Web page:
Greta Gerwig's an 'undateable' character in "Frances Ha."
The Independent’s senior film critic, Kurt Brokaw, is viewing the entire main slate (plus) of the 50th New York Film Festival, showing at Lincoln Center September 28-October 14th. Below is one of several critic’s choices. A festival overview and complete list from 2012 is here.
(Noah Baumbach. 2012. USA. 86 min.)
Woody Allen and master DP Gordon Willis nailed Manhattan’s Upper East Side with their angst and culture-driven lifestyles better than any other filmmaker in his 1979 Manhattan, shot in gleaming black-and-white. More than three decades later, Noah Baumbach and DP Sam Levy have captured Brooklyn (and Manhattan’s) 20-somethings in all their overeducated and underemployed lifestyles better than any other contemporary filmmaker, and also in razor-sharp black-and-white. Baumbach’s triumph is his co-screenwriter and eponymous star, Greta Gerwig, who plays the 27-year-old Vassar grad and apprentice dancer, Frances.
Baumbach and Gerwig carefully sidestep the flaws of other mopey indies like Lena Dunham’s Tiny Furniture, Zoe Kazan’s Exploding Girl, the Soho-based Momma’s Man, and even Terrence Nance’s more buoyant and inventive An Oversimplication of Her Beauty. These mini-dramadies posit slackers stuck in the discouraging limbo between graduation and career paths they can’t or won’t negotiate. Frances is, in her own words, “undateable,” as she and her roommate Sophie (a salty-mouthed Mickey Sumner), who has boyfriends and works at Random House, navigate the social scene from their Chinatown walkup. But when Sophie moves to Brooklyn, Frances takes a $950-a-month share with two dudes who toil on skits for SNL that never seem to go anyplace.
Frances may be undateable, but she’s a likeable clown, a fast-talking near-motor mouth who’s not above hanging over the third rail at the dangerous end of subway platforms. Frances is tall and big-boned and sometimes klutzy as a dancer, and we sense from the start she won’t be admitted to the company. She hasn’t learned to drink very well, and even sober she sometimes falls in the street. She tells people she reads more than Sophie but we almost never see her with a book. She’s told she looks older than 27 but “far less mature.” At a dinner party with corporate grown-ups she’s way out of her conversational depth. She’s a work-in-progress, a tentative New Yorker who’s still more at home with her patient and loving parents in Sacramento, whom she visits. She also travels to Paris on a whim over a weekend, where she’s alone, lonely and inert. When she returns to Vassar’s campus in Poughkeepsie as a welcoming hostess and wine pourer, she discovers Sophie, drunk and unhappy with her Wall Street fiancé, about to be transferred to Japan. Nothing seems to be working out for anyone.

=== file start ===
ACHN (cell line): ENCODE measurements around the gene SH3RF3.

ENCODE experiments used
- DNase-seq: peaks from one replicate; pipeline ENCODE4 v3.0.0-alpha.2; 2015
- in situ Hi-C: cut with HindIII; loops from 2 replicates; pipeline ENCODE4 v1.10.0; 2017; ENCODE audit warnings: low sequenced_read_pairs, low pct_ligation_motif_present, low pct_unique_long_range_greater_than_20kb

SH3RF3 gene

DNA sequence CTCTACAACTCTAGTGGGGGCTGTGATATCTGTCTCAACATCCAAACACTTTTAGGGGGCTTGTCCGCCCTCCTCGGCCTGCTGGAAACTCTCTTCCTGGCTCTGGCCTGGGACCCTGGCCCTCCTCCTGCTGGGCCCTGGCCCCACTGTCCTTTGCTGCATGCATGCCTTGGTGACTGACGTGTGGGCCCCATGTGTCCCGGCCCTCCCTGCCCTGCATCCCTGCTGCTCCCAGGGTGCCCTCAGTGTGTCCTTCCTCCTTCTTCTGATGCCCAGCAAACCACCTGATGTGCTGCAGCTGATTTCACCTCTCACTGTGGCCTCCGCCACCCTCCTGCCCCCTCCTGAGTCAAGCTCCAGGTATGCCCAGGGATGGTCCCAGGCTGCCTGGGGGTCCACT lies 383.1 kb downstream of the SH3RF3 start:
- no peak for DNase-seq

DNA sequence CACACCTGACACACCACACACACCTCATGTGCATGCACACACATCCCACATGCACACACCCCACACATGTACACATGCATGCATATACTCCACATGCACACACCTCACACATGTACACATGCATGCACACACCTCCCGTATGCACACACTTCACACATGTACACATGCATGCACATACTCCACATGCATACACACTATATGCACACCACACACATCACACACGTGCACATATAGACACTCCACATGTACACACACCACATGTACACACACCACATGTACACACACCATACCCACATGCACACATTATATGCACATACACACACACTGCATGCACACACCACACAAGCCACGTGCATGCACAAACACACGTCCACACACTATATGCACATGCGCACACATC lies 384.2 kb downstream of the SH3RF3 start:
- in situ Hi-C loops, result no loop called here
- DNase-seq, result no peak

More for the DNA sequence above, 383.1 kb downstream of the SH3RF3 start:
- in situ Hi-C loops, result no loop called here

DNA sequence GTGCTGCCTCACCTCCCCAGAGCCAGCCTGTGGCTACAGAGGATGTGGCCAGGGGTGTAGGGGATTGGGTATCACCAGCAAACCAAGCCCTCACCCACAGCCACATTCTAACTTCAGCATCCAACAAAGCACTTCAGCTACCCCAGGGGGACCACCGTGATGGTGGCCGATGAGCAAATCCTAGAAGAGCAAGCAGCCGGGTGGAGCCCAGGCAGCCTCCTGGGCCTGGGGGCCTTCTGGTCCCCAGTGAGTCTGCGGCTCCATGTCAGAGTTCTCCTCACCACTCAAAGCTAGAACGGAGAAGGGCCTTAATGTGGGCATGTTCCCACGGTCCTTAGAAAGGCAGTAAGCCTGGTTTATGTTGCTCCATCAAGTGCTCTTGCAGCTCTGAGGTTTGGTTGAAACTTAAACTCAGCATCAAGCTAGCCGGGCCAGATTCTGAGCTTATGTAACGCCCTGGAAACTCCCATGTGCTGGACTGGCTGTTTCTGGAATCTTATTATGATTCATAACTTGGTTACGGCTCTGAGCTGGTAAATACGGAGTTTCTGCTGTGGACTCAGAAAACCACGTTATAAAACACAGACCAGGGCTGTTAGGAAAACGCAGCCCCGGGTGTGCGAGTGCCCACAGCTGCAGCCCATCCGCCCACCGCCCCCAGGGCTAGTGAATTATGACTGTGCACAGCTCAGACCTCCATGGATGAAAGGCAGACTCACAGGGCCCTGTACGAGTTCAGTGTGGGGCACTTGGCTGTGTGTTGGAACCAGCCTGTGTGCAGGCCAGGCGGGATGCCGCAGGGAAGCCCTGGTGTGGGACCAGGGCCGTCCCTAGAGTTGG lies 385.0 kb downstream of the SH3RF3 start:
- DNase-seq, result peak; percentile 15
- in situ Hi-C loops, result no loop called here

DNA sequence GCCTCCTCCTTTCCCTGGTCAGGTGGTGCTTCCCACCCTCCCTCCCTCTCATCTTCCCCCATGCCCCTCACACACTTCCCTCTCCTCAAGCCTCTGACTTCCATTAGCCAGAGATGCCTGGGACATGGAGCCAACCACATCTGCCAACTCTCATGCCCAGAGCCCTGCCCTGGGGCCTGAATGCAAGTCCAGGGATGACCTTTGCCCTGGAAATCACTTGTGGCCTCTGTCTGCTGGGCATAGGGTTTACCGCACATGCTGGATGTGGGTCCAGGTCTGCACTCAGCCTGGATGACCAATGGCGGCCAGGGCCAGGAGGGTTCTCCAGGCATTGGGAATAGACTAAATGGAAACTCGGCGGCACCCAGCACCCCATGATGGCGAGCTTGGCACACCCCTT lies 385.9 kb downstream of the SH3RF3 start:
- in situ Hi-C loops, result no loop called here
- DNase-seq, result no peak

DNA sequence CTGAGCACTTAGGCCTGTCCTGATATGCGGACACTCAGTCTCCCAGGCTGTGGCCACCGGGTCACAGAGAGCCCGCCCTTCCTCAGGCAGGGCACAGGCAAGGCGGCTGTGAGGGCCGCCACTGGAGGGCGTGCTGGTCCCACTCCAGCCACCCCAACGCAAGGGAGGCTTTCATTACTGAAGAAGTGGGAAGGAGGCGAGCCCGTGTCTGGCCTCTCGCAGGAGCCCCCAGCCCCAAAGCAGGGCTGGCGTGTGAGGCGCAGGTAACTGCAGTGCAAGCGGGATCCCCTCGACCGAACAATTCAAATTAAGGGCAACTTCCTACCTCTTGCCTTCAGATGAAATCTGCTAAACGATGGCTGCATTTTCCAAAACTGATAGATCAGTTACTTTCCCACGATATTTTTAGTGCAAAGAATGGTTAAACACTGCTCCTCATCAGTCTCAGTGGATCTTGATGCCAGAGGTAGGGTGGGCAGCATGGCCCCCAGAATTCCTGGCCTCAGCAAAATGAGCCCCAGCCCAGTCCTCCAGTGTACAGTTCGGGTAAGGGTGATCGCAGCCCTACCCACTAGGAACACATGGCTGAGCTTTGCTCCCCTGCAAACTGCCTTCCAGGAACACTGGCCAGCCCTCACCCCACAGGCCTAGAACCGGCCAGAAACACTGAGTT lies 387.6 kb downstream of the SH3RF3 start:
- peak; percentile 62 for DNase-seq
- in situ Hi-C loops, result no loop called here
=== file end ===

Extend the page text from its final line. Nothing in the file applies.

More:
Out of these outwardly meager pickings emerges a movie that stubbornly keeps trying to win your heart, and eventually does. Frances’s crowning victory is seen outside the apartment she takes in Washington Heights, on her little hand-lettered mailbox sticker, which shows only the first two letters—HA—of her last name. She can’t even get her mailbox name put up correctly, but we forgive her; we’ve seen the dance company hire her as a teacher and choreographer, and we’ve viewed her class’s initial recital as a modest, hopeful success. Frances appears to be on her way at last. (You can bet world class producer Scott Rudin wouldn’t have it any other way.)
Baumbach told a packed theater at Lincoln Center that he wanted to duplicate the feel of Paul McCartney’s later albums that were “highly professional while retaining a homemade feel.” He also uses frequent references to the films and music scores of Francois Truffaut. Baumbach, like Truffaut, is an uncommon auteur whose instincts this critic invariably trusts. Greta Gerwig, his leading lady who’s become his real-life partner and probably authored the lion’s share of the film’s sharp, bitingly of-the-moment screenplay, has the acting chops to open this film. And she has something more: a visual presence, dark eyebrows and high-cheekbones—a curious, inviting mix of Anne Heche welded onto a young Cybil Shepherd frame. She’s an original, and so is this movie. Frances Ha is the first major breakthrough of the 50th NYFF.
Frances Ha will show September 30th at 6:30 pm and October 4th at 9 pm at Alice Tully Hall, and October 10th at 4 pm at The Elinor Bunin Monroe Film Center.